The Council will work directly with the Directorate General of Civil Aviation (DGCA) and recommend steps for improving air safety.

The proposed Council will constitute of pilots, air traffic controllers, airport operators, the air force and medical specialists. Also representatives from manufactures like Boeing, Airbus and Bombardier will be special invitees to the Council.

New U.S. National Security Strategy Addresses Space

May 28, 2010 at 8:55 am | Posted in Space Law Current Events | Leave a comment

by Joanne Irene Gabrynowicz with the blog faculty

Source: The White House


Leverage and Grow our Space Capabilities: For over 50 years, our space community has been a catalyst for innovation and a hallmark of U.S. technological leadership. Our space capabilities underpin global commerce and scientific advancements and bolster our national security strengths and those of our allies and partners. To promote security and stability in space, we will pursue activities consistent with the inherent right of self-defense, deepen cooperation with allies and friends, and work with all nations toward the responsible and peaceful use of space. To maintain the advantages afforded to the United States by space, we must also take several actions. We must continue to encourage cutting-edge space technology by investing in the people and industrial base that develops them. We will invest in the research and development of next-generation space technologies and capabilities that benefit our commercial, civil, scientific exploration, and national security communities, in order to maintain the viability of space for future generations. And we will promote a unified effort to strengthen our space industrial base and work with universities to encourage students to pursue space-related careers. (pg. 31)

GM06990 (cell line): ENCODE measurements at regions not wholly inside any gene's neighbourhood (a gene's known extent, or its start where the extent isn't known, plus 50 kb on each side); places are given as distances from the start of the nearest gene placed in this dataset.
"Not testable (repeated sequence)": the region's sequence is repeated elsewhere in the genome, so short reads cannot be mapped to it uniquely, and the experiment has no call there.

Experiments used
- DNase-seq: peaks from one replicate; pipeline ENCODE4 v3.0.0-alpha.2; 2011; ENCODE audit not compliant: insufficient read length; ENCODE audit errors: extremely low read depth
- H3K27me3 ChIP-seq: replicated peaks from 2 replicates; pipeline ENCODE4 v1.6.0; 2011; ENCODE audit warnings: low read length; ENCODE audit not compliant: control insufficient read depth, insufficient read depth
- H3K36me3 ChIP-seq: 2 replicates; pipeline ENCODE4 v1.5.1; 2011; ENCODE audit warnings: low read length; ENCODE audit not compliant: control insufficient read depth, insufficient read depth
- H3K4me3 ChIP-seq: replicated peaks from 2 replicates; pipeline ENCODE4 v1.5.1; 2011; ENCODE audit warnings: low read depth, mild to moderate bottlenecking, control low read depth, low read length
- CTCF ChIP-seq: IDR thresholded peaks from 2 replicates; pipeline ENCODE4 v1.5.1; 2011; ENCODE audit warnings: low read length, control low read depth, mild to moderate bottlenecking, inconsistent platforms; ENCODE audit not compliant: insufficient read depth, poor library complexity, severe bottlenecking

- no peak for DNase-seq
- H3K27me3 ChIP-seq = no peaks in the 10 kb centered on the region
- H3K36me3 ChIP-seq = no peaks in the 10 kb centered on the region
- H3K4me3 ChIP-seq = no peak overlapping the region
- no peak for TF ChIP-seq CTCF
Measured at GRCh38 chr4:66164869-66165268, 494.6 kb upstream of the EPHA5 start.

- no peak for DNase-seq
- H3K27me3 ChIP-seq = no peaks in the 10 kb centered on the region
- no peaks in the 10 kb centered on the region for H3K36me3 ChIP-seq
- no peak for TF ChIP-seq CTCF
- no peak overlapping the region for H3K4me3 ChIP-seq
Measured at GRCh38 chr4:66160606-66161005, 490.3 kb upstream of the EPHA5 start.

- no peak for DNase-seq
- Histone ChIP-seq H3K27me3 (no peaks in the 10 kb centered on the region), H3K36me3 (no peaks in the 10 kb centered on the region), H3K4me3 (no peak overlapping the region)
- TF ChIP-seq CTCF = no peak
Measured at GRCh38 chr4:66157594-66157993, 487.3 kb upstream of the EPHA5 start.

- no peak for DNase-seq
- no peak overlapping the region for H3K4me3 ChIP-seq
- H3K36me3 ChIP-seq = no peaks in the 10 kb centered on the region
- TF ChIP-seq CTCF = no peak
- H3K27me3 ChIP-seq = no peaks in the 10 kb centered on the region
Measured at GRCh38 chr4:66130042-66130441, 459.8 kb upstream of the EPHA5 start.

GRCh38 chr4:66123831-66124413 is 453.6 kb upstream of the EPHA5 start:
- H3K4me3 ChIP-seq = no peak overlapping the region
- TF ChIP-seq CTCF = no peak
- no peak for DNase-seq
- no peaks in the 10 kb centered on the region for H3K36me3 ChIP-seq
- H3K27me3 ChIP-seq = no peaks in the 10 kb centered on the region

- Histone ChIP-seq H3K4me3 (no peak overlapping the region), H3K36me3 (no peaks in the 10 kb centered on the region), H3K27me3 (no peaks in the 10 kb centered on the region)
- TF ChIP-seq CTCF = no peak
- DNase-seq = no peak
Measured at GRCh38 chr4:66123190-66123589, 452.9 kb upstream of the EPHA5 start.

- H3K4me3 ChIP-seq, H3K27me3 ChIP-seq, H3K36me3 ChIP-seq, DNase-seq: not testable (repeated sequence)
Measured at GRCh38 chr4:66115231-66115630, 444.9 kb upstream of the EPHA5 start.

We must work together to ensure the constant flow of commerce, facilitate safe and secure air travel, and prevent disruptions to critical communications. We must also safeguard the sea, air, and space domains from those who would deny access or use them for hostile purposes. This includes keeping strategic straits and vital sea lanes open, improving the early detection of emerging maritime threats, denying adversaries hostile use of the air domain, and ensuring the responsible use of space. As one key effort in the sea domain, for example, we will pursue ratification of the United Nations Convention on the Law of the Sea. (pg. 50)